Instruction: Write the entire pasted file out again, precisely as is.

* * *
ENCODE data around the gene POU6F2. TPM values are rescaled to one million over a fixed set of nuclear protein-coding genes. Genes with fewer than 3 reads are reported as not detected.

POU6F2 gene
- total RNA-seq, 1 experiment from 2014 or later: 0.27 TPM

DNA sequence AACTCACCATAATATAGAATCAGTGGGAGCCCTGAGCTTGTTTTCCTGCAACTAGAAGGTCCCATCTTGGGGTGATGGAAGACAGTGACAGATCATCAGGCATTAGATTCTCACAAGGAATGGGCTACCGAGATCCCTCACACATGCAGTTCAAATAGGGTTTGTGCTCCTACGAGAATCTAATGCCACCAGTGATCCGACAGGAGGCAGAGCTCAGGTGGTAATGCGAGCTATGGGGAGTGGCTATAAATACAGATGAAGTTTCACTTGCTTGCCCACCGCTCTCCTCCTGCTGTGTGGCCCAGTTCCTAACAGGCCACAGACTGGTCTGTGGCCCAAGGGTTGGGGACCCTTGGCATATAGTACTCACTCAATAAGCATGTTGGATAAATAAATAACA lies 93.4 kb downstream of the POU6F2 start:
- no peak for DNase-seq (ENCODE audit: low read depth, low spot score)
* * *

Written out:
ENCODE data around the gene POU6F2. TPM values are rescaled to one million over a fixed set of nuclear protein-coding genes. Genes with fewer than 3 reads are reported as not detected.

POU6F2 gene
- total RNA-seq, 1 experiment from 2014 or later: 0.27 TPM

DNA sequence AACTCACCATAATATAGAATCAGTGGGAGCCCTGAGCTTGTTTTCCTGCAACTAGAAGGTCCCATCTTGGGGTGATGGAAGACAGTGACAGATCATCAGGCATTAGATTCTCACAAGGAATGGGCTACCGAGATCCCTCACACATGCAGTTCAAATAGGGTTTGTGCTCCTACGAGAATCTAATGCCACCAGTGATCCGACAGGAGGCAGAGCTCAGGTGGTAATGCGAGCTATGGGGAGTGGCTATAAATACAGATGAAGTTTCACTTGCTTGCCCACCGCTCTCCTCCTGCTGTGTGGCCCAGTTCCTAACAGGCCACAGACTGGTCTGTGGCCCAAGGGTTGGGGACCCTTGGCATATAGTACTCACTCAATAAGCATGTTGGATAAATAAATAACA lies 93.4 kb downstream of the POU6F2 start:
- no peak for DNase-seq (ENCODE audit: low read depth, low spot score)